Im Focus: Studying fundamental particles in materials

Laser-driving of semimetals allows creating novel quasiparticle states within condensed matter systems and switching between different states on ultrafast time scales

Studying properties of fundamental particles in condensed matter systems is a promising approach to quantum field theory. Quasiparticles offer the opportunity...

Im Focus: Designing Architecture with Solar Building Envelopes

Among the general public, solar thermal energy is currently associated with dark blue, rectangular collectors on building roofs. Technologies are needed for aesthetically high quality architecture which offer the architect more room for manoeuvre when it comes to low- and plus-energy buildings. With the “ArKol” project, researchers at Fraunhofer ISE together with partners are currently developing two façade collectors for solar thermal energy generation, which permit a high degree of design flexibility: a strip collector for opaque façade sections and a solar thermal blind for transparent sections. The current state of the two developments will be presented at the BAU 2017 trade fair.

As part of the “ArKol – development of architecturally highly integrated façade collectors with heat pipes” project, Fraunhofer ISE together with its partners...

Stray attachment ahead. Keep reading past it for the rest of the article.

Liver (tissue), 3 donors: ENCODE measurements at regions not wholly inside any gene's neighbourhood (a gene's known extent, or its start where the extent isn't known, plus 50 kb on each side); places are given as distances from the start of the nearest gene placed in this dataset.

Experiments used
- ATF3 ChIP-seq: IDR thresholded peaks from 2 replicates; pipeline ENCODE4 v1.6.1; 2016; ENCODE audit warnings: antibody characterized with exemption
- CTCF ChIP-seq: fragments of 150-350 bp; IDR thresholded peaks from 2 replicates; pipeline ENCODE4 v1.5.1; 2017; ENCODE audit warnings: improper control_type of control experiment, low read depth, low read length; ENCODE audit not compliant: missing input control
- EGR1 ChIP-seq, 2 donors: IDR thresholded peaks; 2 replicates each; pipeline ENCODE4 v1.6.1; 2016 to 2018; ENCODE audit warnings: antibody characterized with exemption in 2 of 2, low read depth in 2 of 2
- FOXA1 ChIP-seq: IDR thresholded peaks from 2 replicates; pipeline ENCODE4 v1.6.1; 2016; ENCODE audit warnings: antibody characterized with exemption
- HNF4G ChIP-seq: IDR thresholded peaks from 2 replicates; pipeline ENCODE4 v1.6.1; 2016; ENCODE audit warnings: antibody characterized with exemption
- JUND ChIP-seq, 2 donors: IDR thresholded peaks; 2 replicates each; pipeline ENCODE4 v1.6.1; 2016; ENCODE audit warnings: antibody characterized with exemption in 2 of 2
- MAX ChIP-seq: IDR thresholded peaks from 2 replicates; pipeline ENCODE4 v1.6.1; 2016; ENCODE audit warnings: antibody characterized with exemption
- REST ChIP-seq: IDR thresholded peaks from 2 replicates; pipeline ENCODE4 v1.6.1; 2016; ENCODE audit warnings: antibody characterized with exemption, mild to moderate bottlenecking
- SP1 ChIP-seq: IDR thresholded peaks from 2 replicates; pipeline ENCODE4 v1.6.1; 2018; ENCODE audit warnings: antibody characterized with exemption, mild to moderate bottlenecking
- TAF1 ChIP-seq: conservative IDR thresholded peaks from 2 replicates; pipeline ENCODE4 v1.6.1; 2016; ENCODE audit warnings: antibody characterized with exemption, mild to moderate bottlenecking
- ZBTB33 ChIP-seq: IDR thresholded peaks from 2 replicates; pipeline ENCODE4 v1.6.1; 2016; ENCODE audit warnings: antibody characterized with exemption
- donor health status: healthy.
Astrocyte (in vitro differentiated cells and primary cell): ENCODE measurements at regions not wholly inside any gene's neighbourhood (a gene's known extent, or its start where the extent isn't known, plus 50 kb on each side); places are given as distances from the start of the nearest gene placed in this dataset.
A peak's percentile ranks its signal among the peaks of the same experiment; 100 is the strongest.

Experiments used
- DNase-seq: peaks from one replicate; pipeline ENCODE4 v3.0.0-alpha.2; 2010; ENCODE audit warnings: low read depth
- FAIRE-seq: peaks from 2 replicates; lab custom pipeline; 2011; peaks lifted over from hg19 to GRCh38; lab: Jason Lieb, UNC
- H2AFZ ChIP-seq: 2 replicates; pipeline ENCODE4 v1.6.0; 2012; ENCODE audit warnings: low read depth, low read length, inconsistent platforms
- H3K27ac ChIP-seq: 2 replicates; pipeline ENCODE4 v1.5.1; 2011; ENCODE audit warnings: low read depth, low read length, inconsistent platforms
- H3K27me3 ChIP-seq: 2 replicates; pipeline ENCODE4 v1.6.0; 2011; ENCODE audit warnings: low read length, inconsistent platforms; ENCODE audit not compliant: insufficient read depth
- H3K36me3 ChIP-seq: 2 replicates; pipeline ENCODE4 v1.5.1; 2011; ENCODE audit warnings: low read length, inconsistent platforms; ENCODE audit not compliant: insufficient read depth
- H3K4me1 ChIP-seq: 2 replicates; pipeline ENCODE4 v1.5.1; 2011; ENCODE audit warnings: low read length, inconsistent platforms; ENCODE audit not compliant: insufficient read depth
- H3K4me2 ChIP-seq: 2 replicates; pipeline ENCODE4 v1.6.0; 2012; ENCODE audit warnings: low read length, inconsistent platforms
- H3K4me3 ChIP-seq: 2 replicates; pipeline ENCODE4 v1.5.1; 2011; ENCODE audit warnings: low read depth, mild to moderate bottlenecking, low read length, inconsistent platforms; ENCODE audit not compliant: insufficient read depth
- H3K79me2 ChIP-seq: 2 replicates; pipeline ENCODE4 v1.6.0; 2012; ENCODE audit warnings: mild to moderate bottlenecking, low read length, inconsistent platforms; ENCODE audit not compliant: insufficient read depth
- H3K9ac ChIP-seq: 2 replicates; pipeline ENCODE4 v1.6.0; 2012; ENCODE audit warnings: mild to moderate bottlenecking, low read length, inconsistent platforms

All Focus news of the innovation-report >>>

Anzeige

Anzeige

Event News

Sustainable Water use in Agriculture in Eastern Europe and Central Asia

19.01.2017 | Event News

12V, 48V, high-voltage – trends in E/E automotive architecture

10.01.2017 | Event News

2nd Conference on Non-Textual Information on 10 and 11 May 2017 in Hannover

09.01.2017 | Event News

 
Latest News

Helmholtz International Fellow Award for Sarah Amalia Teichmann

20.01.2017 | Awards Funding

An innovative high-performance material: biofibers made from green lacewing silk

20.01.2017 | Materials Sciences

Ion treatments for cardiac arrhythmia — Non-invasive alternative to catheter-based surgery

20.01.2017 | Life Sciences

VideoLinks
B2B-VideoLinks
More VideoLinks >>>